It is like the Gospel says: “… I was a stranger and you welcomed me” Mt 25.35.
Pope Francis told us in his message for the World Day of Migrants and Refugees in 2015: “A Church without borders, Mother of All”, who, confronted with the globalization of the phenomenon of migration, knows how to counter with a globalization of charity and cooperation and so humanize the conditions of migrants.
This appeal is not the first one of the Pope, his is the voice of one who in the light of the Spirit has taken on one of the greatest problems facing humanity today.
Lent in the year of Mercy
In this year of mercy, to hear the Word of God clearly say: “bring the homeless poor into your house,” is a reminder of Sunday, September 6, 2015, when at the Angelus prayer, the Pope, seeing the nearness of the Jubilee Year of Mercy, called upon all religious communities to welcome a family of refugees, as a concrete response to this human tragedy that has affected thousands of people fleeing from death caused by war and hunger.
Mercy . On the evidence of God
The General Government, wanting to be faithful to the Gospel, has chosen to focus on the poor generated by the process of migration and contemporary globalization:
“As children of Father Dehon we want to give real answers and real help to the needs and necessities that are the result of the current phenomenon of migration and globalization”.
This statement must lead to a concrete commitment of mercy:
“Make sure that every entity responds concretely to the challenges of migration”
Committee of migrants and refugees in our house in Rome
At the beginning of the academic year 2015 – 2016, our Generalate (Rome I) and the International College (Rome II) began a process of reflection and research to realize this difficult challenge. We know that hope always carries with it an element of struggle.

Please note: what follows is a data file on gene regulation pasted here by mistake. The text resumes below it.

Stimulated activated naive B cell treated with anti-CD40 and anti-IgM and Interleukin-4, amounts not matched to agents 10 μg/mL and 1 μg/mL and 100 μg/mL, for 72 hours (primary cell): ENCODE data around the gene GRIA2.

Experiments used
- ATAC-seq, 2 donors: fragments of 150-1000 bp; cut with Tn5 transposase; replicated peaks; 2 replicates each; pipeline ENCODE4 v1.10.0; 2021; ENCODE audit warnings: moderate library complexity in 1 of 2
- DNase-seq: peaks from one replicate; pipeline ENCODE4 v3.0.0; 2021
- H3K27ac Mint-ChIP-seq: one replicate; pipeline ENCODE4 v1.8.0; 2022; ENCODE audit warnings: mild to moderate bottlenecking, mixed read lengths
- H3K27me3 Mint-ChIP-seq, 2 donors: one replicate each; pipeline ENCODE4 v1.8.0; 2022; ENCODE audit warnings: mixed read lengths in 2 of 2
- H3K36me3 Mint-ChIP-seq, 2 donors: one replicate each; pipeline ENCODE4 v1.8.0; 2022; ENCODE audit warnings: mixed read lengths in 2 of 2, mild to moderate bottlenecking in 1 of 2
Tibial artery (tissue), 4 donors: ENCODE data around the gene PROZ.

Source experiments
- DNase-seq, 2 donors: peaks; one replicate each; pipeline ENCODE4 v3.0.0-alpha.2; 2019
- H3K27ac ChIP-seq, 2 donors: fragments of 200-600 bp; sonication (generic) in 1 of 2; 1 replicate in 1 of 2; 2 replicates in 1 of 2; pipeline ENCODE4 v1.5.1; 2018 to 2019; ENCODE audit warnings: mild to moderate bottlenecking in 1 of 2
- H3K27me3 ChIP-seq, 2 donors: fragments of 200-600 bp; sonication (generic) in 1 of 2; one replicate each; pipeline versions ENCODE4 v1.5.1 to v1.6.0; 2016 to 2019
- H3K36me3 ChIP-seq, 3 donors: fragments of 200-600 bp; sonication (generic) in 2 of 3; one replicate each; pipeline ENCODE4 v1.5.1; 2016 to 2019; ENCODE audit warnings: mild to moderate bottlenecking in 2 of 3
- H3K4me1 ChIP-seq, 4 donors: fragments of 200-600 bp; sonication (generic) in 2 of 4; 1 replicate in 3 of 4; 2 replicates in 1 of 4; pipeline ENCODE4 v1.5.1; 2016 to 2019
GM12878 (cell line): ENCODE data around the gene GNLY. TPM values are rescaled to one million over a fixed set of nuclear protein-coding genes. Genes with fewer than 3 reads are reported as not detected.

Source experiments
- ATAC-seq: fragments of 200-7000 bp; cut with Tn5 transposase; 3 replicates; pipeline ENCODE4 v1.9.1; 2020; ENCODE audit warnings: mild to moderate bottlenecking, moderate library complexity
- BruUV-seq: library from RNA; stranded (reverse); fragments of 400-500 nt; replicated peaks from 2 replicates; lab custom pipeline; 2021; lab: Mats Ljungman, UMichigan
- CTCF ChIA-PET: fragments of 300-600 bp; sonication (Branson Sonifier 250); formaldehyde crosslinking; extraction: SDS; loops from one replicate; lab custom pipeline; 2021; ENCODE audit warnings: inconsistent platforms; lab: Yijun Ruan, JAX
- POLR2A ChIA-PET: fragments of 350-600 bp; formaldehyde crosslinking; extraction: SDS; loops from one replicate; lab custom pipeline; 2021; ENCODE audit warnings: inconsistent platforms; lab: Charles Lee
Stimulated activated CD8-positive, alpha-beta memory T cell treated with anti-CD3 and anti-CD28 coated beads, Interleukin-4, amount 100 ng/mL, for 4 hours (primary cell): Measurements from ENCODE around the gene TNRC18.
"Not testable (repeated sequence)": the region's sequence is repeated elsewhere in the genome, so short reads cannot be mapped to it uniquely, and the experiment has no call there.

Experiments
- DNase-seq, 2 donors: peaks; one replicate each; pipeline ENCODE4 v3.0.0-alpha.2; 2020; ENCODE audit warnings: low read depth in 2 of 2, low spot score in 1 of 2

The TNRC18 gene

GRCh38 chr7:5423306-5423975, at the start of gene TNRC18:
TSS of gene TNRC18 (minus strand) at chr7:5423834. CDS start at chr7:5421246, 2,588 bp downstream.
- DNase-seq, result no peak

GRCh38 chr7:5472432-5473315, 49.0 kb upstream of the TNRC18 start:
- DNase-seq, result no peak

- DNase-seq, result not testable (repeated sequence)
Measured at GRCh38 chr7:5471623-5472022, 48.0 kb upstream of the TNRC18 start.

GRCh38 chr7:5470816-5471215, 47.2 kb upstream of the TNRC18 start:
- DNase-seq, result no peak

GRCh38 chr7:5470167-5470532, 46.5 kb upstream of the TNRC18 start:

As a first step, we created a committee with members representing the total make-up of the community of Rome (General Curia, staff, students). In this committee there are representatives of all the continents where we are present today.
What are we doing?
We started with a search for information with a number of organizations and communities who are already engaged in this field (the Community of Sant’Egidio with its movement: People of Peace and Humanitarian Corridor; Caritas of the diocese of Rome, and a number of religious congregations such as the Scalabrini) . We would like to know what others are doing for refugees and immigrants so that we may learn what could help us in our reflection and in the discernment toward a decision on what we can do.
We would also like to remind the whole congregation the appeal of the program of the general administration which includes an invitation to all the entities to do something, “making sure that every entity makes a concrete response to the challenges of migration.
- Carlos Enrique Caamaño SCJ Vicar General